THE BLOG
12/09/2014 12:44 pm ET Updated Feb 08, 2015

Employment, Not Immigration Reform

Republicans, angry about the undocumented "streaming" across our borders, could turn the flow of immigrants off tomorrow by passing real reform. No, not our immigration laws, but our employment law.

Simplify and streamline our broken visa system, and throw a few employers in jail for a couple of years who hire the undocumented. No illegal jobs, no illegal immigration.

Here is why we'll never do that.

Bogus Bogeyman

Immigration is one of the great straw man arguments of the far Right. It fires up the hodgepodge of xenophobes, ultranationalists, white supremacists and your garden variety closet racists who populate the Republican Party's dwindling demographics.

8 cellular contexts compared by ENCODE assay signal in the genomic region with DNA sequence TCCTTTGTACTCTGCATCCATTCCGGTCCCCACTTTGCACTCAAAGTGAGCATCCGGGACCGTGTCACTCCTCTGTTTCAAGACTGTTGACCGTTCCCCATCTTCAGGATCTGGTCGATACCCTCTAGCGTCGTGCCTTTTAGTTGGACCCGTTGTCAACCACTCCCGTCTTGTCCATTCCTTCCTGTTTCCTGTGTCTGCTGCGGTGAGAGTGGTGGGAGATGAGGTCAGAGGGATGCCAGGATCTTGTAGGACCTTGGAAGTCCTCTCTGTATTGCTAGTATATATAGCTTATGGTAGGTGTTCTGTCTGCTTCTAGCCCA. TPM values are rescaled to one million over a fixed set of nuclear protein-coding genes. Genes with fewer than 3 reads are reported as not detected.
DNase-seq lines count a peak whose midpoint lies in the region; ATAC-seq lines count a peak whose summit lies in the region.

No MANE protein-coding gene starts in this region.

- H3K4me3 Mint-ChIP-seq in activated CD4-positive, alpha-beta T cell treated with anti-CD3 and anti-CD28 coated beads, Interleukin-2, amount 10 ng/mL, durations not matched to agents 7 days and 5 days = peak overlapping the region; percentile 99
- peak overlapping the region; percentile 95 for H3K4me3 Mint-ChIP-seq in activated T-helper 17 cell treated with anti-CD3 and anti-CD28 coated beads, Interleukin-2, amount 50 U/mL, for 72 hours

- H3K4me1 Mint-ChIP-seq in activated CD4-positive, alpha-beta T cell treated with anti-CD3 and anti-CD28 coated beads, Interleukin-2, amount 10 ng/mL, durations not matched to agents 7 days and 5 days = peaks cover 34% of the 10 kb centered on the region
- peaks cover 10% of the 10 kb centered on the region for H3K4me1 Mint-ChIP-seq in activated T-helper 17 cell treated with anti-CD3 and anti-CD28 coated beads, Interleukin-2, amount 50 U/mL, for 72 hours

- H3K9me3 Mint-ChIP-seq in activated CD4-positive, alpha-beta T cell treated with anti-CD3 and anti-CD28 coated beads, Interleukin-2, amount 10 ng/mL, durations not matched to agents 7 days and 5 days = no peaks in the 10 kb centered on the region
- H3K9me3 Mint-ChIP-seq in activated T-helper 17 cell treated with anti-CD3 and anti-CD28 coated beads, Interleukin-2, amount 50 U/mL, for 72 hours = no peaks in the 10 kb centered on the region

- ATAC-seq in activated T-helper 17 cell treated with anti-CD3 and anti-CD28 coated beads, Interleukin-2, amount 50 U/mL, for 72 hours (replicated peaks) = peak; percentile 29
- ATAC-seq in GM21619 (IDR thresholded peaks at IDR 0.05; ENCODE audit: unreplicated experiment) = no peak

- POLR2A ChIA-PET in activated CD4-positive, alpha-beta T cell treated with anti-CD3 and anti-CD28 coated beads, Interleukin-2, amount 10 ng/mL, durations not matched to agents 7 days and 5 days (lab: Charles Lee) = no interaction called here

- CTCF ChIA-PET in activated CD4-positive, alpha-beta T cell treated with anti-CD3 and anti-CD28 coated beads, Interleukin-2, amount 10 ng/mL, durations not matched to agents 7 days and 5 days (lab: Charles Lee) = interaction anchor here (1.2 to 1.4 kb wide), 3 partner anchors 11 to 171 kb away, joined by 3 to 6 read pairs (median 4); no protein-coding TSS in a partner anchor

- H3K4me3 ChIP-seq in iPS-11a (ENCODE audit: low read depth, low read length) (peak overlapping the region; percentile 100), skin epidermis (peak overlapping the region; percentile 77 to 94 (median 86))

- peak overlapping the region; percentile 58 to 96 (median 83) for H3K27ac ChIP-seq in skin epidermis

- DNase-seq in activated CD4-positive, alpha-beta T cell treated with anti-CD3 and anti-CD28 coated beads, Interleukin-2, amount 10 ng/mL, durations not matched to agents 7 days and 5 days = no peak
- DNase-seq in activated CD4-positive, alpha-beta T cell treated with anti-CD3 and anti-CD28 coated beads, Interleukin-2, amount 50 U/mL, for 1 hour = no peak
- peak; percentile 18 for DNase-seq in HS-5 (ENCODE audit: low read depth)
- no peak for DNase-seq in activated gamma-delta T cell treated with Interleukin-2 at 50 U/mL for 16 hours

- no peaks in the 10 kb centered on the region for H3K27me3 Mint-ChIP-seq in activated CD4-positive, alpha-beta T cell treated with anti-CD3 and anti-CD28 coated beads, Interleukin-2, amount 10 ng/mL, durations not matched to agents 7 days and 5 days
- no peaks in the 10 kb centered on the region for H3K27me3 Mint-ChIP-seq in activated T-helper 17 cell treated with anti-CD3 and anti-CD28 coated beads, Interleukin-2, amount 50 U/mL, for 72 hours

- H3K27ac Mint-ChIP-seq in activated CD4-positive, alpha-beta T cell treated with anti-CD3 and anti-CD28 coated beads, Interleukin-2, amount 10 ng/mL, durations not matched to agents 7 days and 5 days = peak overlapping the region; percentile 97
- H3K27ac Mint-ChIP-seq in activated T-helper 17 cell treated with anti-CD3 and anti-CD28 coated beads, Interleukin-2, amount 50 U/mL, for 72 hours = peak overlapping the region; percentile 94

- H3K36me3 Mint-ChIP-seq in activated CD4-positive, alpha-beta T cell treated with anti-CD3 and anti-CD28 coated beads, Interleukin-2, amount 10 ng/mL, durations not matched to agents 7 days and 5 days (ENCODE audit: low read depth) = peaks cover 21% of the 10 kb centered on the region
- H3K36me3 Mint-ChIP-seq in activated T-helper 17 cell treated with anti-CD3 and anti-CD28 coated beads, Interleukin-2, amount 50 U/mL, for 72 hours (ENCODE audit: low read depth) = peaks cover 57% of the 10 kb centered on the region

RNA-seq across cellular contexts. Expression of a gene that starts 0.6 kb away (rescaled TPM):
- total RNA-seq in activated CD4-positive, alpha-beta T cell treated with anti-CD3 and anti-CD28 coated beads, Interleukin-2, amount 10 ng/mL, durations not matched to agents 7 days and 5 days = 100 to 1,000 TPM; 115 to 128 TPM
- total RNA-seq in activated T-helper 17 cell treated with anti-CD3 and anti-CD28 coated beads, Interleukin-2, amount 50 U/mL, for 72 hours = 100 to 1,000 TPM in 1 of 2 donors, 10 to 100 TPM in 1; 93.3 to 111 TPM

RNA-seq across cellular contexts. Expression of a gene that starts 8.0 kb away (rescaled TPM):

Those paying their minions to bang the drum loudest for deportation know, though, that Sarah Palin's "boat across the ocean to Mexico" option is pure rhetoric.

Just like the slave laborers and indentured servants before them, white power and privilege of the upper one percent depends upon keeping millions of immigrants out of citizenship and working hard in the shadows without power or privilege.

OutFoxed: Immigrants Are Already Here

Beyond the bubble of Fox News and the Right-wing noise machine, there currently is no mass invasion of our Southern border. Eighty-six percent of undocumented workers have been here for 10 years or more, and most arrived before 2005.

When the jobs dry up, undocumented migration goes away. Job opportunities are the primary driving factor. In 2012 the Pew Center reported that net migration from Mexico had hit zero, and had shifted to a slight trend returning people Southward across the border into Mexico.

Sensible Policies Stem Illegal Crossings